it seems that the early christian and the apostles were using their interpretation of the OT to relay gospel meaning much like the Jews incorporate oral tradition. So Christian Oral Tradition. Or as other churches (than baptist) a Deposit of Faith translated orally throught the preaching of the Gospel and consideration of "all" the scriptures. But primarily the teachings specified by Jesus to his disciples (BTW Salvete Discipuli!) which in turn passed them on to the leaders (Bishops or episcopates) of the established churches. And we see early on there are three primary centers (metropolis) of Christianity (four if you consider Jersusalem which lost significance) Alexandria, Antioch, and Rome.
     
    #3 Thinkingstuff, Sep 16, 2008
    Last edited by a moderator: Sep 16, 2008
  4. Joseph M. Smith

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    You have a lot going on in these posts, and appear not to be finished as yet. I cannot take the time to respond to every point, but would simply have to say that what I learned in basic church history still holds true: that the Christian movement was stabilized in its early centuries by "church, creed, and canon" -- that is, the formation of a structure (the monarchical episcopate), the formulation of creeds (Nicene, Chalcedonian, etc), and the determination of a list of sacred texts, examined in terms of their inclusion in Jamnia for the OT and the universality of their use and their apparent source in the eyewitnesses to the Incarnation in the case of the NT.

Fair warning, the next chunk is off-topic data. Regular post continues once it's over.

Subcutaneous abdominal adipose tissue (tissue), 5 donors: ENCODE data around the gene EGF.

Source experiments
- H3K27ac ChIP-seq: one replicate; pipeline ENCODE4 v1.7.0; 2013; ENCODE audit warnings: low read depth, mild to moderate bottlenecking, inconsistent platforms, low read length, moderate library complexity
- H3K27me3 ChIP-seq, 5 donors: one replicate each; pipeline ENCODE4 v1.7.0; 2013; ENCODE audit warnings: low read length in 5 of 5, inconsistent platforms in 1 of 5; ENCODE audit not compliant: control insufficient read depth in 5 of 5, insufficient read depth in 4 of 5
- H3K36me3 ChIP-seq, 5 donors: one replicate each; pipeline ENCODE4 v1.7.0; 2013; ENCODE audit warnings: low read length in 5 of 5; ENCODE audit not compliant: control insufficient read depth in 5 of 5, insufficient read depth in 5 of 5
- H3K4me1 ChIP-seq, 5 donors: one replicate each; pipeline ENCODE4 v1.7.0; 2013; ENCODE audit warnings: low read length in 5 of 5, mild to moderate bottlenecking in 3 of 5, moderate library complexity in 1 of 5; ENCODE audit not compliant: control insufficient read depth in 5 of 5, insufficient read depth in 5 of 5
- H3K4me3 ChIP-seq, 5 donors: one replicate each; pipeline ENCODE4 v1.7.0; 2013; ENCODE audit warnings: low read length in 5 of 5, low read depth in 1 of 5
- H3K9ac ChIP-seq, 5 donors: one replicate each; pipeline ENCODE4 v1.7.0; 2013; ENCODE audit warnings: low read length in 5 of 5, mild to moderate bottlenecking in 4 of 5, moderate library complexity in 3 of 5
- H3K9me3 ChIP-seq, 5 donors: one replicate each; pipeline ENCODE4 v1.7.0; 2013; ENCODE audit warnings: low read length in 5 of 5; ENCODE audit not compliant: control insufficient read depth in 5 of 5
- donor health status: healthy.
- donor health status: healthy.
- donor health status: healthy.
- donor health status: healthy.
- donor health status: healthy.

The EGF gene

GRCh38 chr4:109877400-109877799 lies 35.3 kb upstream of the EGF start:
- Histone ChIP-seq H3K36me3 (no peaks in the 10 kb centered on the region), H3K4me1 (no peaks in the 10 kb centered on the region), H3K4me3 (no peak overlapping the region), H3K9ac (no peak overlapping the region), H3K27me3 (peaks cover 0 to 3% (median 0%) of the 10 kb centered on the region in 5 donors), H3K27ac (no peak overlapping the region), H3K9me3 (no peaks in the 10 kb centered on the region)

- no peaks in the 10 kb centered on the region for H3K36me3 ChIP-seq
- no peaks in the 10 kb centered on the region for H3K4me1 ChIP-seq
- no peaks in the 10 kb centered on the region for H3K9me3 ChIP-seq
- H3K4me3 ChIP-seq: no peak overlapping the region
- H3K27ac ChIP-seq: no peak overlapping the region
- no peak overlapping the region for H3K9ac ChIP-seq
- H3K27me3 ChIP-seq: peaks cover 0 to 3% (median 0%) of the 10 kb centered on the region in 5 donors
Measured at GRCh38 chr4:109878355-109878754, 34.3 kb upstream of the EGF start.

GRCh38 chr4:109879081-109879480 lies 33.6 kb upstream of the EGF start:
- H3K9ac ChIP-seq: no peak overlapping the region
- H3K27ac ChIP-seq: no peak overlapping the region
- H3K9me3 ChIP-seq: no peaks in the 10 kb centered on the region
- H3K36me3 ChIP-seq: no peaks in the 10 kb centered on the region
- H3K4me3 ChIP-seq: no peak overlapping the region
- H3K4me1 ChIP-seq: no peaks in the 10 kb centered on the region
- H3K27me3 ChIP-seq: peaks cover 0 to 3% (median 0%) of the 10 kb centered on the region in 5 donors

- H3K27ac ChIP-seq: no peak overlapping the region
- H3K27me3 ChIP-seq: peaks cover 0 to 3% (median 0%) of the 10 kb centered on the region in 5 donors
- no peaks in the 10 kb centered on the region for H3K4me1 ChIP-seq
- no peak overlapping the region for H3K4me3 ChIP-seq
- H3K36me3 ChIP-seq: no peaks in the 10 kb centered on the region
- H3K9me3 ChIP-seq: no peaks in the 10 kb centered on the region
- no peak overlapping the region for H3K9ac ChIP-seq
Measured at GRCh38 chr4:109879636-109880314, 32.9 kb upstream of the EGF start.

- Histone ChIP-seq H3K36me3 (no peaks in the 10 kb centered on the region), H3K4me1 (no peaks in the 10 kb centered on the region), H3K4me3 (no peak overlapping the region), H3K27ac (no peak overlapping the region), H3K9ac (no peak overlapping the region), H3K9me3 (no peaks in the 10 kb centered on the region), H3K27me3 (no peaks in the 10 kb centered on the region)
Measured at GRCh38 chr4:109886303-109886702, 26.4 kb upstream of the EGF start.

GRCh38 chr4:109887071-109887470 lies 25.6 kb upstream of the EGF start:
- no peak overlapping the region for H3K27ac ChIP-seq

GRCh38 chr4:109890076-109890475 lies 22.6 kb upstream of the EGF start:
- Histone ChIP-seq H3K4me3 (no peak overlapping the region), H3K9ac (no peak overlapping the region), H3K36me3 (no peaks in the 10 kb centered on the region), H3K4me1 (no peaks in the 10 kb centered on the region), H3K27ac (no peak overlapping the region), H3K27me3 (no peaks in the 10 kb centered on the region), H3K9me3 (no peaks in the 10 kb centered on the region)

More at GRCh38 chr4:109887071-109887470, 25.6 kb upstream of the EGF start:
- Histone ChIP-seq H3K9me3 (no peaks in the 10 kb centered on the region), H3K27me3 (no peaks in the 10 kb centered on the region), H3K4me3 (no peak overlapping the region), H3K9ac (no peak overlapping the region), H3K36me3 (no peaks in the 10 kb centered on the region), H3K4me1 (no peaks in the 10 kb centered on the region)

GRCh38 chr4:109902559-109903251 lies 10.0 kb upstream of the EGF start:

So we do have to say that while the Bible shaped the church, so also the church shaped the Bible. Not by picking and choosing for convenience' sake, but testing for consistency, provenance, and acceptability.
     
  5. Thinkingstuff

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    Well see that's what's preplexing. Taking what you said into consideration how then would you view beliefs of the reformation with regard to Sole Fide and Scriptura? What authority came first? The Church or the NT? Then which OT the LXX with all its books or just the 39? If I take a stroll down history where do I find the most consistency?
     
  6. Matt Black

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    I think it's fair to say that the Church gave us the NT - by the process of canonisation, but the OT is more problematic. I think however that a stronger case can be made for the inclusion of the DCs (simply by virtue of the LXX being the 'default version' in NT times prior to Jamnia-Javneh) than for their exclusion.
     
  7. Joseph M. Smith

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    I don't know that I see a Sola Fides issue here, in that Luther understood faith to mean fiducia rather than assensus -- that is to say that faith is not placed in Scripture per se, but in Christ Himself. But as for the Sola Scriptura question, the Reformers cannot be said to have been consistent with that principle; otherwise they would have reformed the sacramental and structural elements of the church far more deeply.

    You raise good points, to which there is no easy answer, as again Luther ruminated on the usefulness of some Biblical material (remember his assessment of James as an "epistle of straw"?). Some form of rationalism is beginning to show up, as we might expect at that period of history -- a rationalism that brings personal judgment to bear on even the text of Scripture. Something we still do when, for example, we value a gospel passage as of more value to us that, say, a ritual prescription in Leviticus. A flat Bible, where every passage is given equal value to every other passage, does not pass muster with common sense, does it?